Israel’s five-day offensive in the Gaza Strip has reversed weeks of slipping popularity ratings for Prime Minister Benjamin Netanyahu and his Likud party, a series of lightning polls indicated Sunday.
Surveys released Sunday evening by Channel 12 news, Channel 13 news and the Kan public broadcaster showed Likud faring better than in a string of recent polls, although the party and its current coalition partners would still fall short of the support needed to form a government were an election held today, according to the surveys.
The figures were published less than a day after Israel and the Palestinian Islamic Jihad ended nearly a week of intense fighting, which saw the Israel Defense Forces eliminate much of the terror group’s senior leadership. Despite nearly 1,500 rockets fired out of Gaza, the offensive was mostly welcomed in Israel, where it drew few protests and was backed by the political opposition.
Operation Shield and Arrow was launched on Tuesday, with the assassination of three Islamic Jihad commanders. According to officials, the timing was determined by operational needs, but the ensuing war nonetheless helped shift attention away from the coalition’s unpopular campaign to upend the judiciary, which had been linked to weeks of sinking approval numbers.
Israel’s TV opinion polls have mixed reliability, but often affect public opinion and drive decision-making among parties and politicians. No elections are set for anytime soon, but the polls could become relevant if the current hard-right coalition — which has seen significant cracks emerge in its short existence — were to fall apart, or trigger elections by failing to pass a budget this month.
According to the Channel 12 poll Sunday, 38 percent of the public preferred Netanyahu as prime minister, while 37% percent preferred former defense minister Benny Gantz in a head-to-head matchup.
In the previous survey run by the network, 41% of the public backed Gantz, head of the National Unity party, compared to Netanyahu with 31%.
Polled against opposition leader Yair Lapid, a former prime minister with limited military experience, Netanyahu won 42% of the public’s support, while Lapid received 28%.
A poll by the Kan public broadcaster found that the public still viewed Gantz as slightly more suitable for the role (41%) than Netanyahu (40%). When polled against Lapid, head of the Yesh Atid party, Netanyahu led at 43% to the opposition leader’s 33%.
All three TV channels showed a slight dip in support for the bloc of parties arrayed against Netanyahu, and a boost for the coalition compared to a poll from a week ago, which gave the opposition a slim but steady majority.
According to Channel 12 news, coalition parties would receive a total of 54 seats, while the anti-Netanyahu bloc would garner 61, and Hadash-Ta’al — the Arab-led faction which has said it would not join any government — would get 5. The network’s poll was the only one of the three surveys published Sunday which predicted a majority for the opposition bloc.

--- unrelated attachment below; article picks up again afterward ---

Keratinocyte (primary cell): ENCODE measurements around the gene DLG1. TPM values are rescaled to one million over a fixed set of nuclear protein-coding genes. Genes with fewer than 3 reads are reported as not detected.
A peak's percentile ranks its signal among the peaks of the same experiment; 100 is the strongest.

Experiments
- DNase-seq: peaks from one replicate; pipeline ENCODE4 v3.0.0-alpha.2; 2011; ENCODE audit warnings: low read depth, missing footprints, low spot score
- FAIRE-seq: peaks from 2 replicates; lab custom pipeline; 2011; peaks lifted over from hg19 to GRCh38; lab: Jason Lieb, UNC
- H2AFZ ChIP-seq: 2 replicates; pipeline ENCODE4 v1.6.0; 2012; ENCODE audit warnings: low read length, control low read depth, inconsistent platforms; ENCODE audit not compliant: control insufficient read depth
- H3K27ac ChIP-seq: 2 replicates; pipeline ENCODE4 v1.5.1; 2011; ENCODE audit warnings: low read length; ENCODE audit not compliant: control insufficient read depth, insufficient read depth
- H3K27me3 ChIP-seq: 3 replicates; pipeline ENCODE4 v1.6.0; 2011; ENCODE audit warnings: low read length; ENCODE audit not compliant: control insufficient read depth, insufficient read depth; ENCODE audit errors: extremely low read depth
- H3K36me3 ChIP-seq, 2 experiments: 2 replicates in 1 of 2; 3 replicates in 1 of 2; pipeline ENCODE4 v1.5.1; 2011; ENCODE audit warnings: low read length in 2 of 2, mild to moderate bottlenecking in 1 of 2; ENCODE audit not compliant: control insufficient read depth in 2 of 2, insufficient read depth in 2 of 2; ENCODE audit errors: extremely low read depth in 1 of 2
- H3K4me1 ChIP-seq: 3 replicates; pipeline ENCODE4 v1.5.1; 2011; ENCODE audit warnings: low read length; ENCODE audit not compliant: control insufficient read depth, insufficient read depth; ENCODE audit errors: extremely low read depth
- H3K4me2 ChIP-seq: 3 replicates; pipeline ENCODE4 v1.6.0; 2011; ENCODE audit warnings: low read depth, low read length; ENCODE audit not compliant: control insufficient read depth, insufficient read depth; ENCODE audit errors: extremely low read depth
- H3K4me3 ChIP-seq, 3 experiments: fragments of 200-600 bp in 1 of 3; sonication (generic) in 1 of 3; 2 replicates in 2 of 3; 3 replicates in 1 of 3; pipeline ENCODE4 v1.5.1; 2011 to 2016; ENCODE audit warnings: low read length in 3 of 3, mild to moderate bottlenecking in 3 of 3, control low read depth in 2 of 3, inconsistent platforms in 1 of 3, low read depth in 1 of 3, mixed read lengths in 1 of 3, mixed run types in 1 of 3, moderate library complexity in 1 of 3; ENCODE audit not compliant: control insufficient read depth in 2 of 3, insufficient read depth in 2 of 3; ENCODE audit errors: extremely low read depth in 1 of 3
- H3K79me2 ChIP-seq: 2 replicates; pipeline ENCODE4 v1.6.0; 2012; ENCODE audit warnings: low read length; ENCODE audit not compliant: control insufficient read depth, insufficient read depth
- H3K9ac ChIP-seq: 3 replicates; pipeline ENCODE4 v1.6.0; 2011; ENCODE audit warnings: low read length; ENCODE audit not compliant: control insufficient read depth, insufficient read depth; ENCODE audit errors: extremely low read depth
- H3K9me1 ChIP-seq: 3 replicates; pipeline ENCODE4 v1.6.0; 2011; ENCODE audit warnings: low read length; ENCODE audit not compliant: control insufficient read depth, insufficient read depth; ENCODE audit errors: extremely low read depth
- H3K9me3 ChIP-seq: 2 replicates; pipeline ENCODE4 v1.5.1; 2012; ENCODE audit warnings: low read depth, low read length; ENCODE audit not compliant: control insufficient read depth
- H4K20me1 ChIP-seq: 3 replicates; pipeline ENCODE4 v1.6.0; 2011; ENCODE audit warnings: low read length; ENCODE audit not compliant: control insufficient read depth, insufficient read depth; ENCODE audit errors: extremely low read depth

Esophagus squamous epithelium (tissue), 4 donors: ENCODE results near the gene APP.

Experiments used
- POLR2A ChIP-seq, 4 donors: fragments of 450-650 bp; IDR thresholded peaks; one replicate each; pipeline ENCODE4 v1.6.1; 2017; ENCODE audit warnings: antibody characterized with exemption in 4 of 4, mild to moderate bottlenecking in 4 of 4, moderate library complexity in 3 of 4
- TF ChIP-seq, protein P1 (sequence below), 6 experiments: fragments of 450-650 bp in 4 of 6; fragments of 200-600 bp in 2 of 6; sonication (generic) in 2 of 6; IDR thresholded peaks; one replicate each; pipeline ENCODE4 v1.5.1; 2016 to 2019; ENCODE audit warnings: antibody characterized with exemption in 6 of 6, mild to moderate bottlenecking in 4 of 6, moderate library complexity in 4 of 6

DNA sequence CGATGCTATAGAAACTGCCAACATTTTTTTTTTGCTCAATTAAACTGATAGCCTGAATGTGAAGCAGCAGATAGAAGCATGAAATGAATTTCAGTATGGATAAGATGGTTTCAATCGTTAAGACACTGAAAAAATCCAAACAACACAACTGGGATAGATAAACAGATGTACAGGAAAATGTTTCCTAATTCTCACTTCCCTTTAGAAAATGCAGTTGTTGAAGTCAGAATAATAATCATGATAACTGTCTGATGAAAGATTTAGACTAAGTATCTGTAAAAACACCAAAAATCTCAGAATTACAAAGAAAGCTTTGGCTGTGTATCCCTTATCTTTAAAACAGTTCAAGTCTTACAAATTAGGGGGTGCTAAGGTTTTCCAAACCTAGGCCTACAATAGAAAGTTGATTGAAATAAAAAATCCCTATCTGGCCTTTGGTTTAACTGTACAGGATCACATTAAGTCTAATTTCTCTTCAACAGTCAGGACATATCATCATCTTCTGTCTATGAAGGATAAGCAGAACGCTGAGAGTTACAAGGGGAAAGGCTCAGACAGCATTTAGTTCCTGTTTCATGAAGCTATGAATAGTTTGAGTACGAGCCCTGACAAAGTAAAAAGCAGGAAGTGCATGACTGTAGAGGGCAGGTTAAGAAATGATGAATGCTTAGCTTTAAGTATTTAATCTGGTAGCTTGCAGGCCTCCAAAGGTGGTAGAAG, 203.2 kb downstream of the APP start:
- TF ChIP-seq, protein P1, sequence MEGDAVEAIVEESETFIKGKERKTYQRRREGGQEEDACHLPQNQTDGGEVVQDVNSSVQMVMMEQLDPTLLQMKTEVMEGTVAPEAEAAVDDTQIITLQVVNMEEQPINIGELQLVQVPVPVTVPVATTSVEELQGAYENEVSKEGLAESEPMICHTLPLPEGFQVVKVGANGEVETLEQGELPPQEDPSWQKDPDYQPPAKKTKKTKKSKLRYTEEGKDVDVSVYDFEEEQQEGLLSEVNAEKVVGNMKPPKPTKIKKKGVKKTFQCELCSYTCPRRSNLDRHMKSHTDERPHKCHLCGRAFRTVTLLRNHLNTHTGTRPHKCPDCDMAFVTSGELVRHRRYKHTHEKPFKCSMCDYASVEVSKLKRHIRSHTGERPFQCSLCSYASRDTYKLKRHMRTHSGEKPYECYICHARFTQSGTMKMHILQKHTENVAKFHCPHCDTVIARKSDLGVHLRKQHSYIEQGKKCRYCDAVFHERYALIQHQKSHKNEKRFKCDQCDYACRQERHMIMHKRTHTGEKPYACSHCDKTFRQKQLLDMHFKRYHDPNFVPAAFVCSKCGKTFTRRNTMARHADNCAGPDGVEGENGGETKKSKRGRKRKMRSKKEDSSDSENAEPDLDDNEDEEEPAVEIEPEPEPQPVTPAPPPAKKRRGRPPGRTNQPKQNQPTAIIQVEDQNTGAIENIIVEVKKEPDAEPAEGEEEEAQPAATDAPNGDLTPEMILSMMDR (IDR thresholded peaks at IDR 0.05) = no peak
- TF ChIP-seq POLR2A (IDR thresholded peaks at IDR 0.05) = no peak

In that poll, Likud and National Unity would each receive 27 seats, Yesh Atid 18, Religious Zionism-Otzma Yehudit 10, Shas 10, United Torah Judaism 7, Yisrael Beytenu 6, Ra’am 5 and Meretz — which is currently out of the Knesset — would get 5.
Both the Labor and Balad parties would fail to cross the electoral threshold, according to Channel 12.
In the Channel 13 poll, the network predicted neither bloc would receive a majority, with the coalition winning 56 seats, the opposition 59, and Hadash-Ta’al 5.
The poll predicted National Unity to be the largest party with 30 seats, followed by Likud with 25, Yesh Atid 18, Shas 10, Religious Zionism 8, UTJ 8, Ra’am 6, Otzma Yehudit 5, Yisrael Beytenu 5. Labor, Meretz, and Balad all would fail to cross the electoral threshold.
Meanwhile, according to the Kan public broadcaster’s survey, the opposition would receive 60 seats compared to the coalition’s 55, while Hadash-Ta’al would receive 5.
Contrary to the other polls, Kan predicted that Likud would end up the largest party in the Knesset with 28 seats, National Unity 26, Yesh Atid 18, Shas 10, Religious Zionism-Otzma Yehudit 10, UTJ 7, Yisrael Beytenu 6, Ra’am 5 and Meretz 5.
Labor and Balad would fail to cross the electoral threshold, according to Kan.
The Channel 12 survey was carried out by Midgam and sampled 501 respondents, with a margin of error of 4.1%. The Channel 13 poll was carried out by Prof. Kamil Fuchs, surveyed more than 701 respondents and had a 3.7% margin of error. The Kan poll was carried out by the KANTAR institute and surveyed 605 respondents with a 4% margin of error.